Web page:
British Orthopaedic Association

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Arms of British Orthopaedic Association

Official blazon

Arms : Azure, a scamnum between two cords nowed Or; on a chiefpaly of four gules and gold a lion passant guardant counterchanged.
Crest: On a wreath of the colours, On a mount vert a young plane tree in leaf with a crooked stem bound with cords to a straight post on the dexter all proper.
Supporters: On the dexter side a representation of Hippo­crates, habited azure, supporting with his exterior hand a ladder from which a rung has been removed; and on the sinister side a representation of Aesculapius, habited argent, supporting with his exterior hand his staff, all proper.


The arms were officially granted on July 16, 1952.

The shield shows an ancient traction table called a scamnum, complete with ropes for attaching the patient, said to have been used by Hippocrates, and obsolete for several centuries. It has no relevance to contemporary orthopaedic practice.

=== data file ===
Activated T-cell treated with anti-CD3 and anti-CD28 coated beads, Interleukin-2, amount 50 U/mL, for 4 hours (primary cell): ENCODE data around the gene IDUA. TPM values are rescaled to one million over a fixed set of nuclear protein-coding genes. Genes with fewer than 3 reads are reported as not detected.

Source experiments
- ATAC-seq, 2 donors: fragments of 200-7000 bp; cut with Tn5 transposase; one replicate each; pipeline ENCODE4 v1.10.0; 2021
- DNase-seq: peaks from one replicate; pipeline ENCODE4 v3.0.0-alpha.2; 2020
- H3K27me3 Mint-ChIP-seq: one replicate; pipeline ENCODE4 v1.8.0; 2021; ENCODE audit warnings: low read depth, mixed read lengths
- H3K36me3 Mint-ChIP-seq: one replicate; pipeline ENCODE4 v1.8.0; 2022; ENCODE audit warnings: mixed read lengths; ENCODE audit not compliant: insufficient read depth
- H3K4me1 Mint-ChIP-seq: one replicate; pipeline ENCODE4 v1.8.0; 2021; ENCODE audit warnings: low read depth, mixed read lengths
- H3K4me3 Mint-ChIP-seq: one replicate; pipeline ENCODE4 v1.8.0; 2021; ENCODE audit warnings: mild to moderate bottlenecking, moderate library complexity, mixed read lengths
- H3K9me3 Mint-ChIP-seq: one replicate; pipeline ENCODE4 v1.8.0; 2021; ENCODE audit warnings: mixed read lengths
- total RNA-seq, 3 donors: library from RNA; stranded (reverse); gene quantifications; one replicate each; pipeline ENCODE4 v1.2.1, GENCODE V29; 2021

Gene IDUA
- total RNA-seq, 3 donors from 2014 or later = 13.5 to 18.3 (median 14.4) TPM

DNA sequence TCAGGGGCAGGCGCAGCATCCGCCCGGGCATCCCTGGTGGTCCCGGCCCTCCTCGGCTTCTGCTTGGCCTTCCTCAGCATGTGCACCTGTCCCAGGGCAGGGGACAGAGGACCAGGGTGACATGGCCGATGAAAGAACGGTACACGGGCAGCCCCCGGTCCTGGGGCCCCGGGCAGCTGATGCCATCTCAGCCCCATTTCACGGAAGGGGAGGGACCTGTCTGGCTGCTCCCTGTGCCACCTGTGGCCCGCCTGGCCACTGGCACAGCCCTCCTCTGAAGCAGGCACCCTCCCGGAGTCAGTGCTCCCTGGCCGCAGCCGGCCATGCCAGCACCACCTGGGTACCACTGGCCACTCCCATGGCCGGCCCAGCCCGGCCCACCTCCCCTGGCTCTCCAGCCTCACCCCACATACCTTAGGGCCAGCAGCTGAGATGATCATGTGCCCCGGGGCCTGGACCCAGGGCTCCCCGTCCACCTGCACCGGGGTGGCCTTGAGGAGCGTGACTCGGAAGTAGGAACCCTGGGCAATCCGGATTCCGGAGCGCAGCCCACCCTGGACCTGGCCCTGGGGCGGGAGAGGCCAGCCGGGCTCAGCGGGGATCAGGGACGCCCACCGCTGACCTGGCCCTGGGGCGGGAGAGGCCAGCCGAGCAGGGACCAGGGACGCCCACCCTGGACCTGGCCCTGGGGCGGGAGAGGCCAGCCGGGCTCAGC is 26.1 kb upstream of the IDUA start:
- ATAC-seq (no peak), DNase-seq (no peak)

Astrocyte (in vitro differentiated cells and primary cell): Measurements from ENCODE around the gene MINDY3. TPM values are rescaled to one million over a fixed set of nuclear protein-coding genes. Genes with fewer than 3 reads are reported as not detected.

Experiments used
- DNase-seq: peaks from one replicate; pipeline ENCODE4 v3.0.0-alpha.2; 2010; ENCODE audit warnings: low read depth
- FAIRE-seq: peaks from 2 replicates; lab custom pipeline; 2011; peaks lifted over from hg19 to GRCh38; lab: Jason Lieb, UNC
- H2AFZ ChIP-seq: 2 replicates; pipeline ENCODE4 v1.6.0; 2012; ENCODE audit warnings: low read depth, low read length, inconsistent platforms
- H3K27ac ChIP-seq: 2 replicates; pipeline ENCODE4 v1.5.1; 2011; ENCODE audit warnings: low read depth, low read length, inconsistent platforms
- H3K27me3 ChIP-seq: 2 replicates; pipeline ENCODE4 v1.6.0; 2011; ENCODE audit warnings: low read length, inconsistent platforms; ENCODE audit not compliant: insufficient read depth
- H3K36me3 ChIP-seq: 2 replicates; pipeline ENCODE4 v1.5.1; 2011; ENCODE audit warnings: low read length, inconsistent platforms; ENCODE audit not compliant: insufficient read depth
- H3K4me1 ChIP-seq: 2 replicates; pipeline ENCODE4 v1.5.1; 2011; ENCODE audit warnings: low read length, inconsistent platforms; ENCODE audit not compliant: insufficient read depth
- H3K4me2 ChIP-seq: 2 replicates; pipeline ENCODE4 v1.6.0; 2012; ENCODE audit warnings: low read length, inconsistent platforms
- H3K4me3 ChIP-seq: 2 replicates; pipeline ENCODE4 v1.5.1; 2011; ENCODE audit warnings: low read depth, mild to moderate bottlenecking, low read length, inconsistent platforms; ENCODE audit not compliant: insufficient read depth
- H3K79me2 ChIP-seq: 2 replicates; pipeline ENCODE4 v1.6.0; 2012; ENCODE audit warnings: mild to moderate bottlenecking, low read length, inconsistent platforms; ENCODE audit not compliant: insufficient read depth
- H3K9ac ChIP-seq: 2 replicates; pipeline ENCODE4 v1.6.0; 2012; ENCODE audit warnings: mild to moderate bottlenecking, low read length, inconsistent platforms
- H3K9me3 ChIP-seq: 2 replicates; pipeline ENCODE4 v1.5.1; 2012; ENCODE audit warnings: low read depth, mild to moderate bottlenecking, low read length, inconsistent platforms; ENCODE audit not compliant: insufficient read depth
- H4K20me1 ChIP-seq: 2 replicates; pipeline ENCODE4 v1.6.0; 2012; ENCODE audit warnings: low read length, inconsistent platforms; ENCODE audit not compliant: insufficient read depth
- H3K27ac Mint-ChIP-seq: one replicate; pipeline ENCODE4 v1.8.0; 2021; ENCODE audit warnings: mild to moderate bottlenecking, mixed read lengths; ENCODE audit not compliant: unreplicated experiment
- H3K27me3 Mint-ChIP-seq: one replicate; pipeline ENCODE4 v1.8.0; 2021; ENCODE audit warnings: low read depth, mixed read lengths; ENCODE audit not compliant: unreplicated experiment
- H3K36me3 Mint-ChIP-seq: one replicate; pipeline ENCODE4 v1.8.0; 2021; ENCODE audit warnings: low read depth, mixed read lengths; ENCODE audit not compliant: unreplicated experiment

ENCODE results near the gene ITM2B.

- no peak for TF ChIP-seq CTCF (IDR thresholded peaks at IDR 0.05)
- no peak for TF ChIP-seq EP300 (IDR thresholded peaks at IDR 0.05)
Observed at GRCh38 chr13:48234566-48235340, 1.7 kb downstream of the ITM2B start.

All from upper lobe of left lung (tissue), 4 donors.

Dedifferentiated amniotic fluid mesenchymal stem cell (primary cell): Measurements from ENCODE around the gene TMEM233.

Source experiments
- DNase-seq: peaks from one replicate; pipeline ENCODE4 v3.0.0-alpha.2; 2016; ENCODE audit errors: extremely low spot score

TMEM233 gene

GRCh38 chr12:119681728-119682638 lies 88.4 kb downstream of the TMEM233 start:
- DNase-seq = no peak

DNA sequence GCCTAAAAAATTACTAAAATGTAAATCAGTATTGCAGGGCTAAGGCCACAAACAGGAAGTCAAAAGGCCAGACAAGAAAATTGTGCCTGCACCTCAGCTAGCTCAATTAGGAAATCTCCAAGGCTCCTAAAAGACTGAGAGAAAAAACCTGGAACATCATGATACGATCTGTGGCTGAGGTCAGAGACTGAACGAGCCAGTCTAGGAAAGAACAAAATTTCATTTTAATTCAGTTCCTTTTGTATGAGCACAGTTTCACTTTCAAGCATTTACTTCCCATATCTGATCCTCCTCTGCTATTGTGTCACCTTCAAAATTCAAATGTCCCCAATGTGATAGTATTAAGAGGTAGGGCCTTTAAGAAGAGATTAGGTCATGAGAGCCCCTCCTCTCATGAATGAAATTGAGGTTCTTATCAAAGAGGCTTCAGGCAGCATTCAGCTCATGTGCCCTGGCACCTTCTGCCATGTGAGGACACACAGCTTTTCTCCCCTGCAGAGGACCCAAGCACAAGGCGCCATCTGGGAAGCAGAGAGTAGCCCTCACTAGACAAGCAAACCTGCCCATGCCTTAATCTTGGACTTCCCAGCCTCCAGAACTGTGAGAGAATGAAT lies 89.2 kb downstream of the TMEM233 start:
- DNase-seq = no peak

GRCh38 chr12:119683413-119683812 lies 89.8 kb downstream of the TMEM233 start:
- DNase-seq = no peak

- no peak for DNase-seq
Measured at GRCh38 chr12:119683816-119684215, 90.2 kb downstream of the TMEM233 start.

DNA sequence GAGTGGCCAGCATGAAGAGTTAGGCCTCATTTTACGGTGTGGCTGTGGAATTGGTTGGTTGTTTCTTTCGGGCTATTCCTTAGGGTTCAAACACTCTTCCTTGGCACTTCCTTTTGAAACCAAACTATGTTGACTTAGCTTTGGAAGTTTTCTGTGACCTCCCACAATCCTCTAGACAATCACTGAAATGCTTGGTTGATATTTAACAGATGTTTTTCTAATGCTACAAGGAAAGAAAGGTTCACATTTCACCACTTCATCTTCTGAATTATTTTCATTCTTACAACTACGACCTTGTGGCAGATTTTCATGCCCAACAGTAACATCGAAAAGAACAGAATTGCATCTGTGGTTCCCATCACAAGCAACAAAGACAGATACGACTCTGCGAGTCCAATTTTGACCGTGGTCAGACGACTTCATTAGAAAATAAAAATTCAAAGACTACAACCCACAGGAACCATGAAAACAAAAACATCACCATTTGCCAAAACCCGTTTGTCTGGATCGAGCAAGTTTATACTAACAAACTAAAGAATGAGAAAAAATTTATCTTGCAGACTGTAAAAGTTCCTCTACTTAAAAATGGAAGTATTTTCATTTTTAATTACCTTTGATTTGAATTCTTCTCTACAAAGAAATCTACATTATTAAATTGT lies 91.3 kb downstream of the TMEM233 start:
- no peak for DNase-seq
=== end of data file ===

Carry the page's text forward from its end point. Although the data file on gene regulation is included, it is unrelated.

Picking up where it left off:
In the chief the lion is a clever reference to Wales through it’s similarity to the arms of Llewellyn the Great, or Llewellyn the Last to the English. The personal standard of the present Prince of Wales consists of Llewellyn’s arms with the addition of a green shield bearing the Prince of Wales coronet, which has only one arch instead of the two on the royal crown.

The red and yellow of the lion are used alternatively (counterchanged), a form often associated with medicine, probably because of the ancient arms of St Bartholomew's Hospital. The shield of the BMA, for example, is counterchanged in blue and yellow, the livery of the Apothecaries, and also has a lion on its chief. In passing, it is worth noting that the arms of the BMA are said to show the sleeve of a physician’s gown. A happy coincidence, then, that the family arms of the founder of the BMA, Sir Charles Hastings, bore exactly the same device.

The supporters are Hippocrates and Aesculapius. Hippocrates carries a ladder, used as recently as the Middle Ages to reduce dislocated shoulders. A rung has been removed to avoid breaking the patient’s neck. Again, no relevance to modern orthopaedics.

The crest is a plane tree, said to represent the tree that shaded Hippocrates, in the form of a Tree of Andry. There are many plane trees in Lincoln’s Inn Fields, where the BOA is based and the plane tree may have been a reference to Lincoln’s Inn Fields.

The supporters and shield stand on a mound with the rose, thistle and daffodill all miraculously in bloom at once. The motto is “Recte” which, "…is to be translated not only as straightly but as uprightly – befitting, proper and good”, all qualities consistent with orthopaedic surgery and Good Medical Practice.

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